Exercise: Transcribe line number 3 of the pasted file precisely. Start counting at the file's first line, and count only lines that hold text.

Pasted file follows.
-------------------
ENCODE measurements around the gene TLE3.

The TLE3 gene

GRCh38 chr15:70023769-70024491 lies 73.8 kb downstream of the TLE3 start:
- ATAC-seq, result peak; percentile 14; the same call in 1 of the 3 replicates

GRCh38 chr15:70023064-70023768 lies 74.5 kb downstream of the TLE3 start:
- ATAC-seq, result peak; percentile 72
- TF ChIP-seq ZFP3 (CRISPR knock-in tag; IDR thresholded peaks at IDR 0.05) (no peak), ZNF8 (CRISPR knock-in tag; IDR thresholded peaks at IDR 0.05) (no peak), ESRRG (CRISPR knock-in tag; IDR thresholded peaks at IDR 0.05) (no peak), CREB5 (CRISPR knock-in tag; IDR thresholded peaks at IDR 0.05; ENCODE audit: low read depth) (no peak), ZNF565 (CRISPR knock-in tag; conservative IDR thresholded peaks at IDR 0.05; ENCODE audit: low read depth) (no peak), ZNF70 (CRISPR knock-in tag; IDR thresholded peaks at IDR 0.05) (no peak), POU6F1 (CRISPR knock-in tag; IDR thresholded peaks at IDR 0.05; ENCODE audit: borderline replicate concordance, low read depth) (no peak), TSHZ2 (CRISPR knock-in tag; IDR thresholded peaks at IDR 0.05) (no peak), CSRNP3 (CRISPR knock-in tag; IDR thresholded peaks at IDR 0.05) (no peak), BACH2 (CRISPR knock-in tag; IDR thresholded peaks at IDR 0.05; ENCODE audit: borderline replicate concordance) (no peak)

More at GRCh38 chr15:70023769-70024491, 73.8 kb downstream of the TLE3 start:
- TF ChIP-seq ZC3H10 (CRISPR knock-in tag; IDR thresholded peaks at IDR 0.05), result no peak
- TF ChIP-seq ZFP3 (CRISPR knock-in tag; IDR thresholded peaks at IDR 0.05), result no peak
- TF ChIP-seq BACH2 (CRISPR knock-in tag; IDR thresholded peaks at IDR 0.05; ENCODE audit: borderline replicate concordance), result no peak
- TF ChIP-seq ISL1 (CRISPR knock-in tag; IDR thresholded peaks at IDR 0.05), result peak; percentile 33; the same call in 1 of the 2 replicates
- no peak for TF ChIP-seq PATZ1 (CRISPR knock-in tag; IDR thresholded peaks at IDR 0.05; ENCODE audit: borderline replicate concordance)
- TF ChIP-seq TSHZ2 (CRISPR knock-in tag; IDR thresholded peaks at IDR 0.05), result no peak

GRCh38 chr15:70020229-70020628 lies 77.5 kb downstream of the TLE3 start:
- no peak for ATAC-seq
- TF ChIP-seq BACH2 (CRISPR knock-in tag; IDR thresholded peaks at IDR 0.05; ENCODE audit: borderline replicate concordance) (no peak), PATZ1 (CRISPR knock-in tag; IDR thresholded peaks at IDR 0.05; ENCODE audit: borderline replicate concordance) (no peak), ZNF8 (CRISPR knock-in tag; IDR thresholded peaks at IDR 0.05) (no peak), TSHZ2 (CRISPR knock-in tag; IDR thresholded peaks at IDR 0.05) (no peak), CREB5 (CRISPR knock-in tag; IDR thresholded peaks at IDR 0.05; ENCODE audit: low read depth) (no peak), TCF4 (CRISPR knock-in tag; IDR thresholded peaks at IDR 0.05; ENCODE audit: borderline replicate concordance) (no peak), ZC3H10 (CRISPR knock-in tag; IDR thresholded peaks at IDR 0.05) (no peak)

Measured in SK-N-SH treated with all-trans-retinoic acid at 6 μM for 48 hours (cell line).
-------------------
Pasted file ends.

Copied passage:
GRCh38 chr15:70023769-70024491 lies 73.8 kb downstream of the TLE3 start: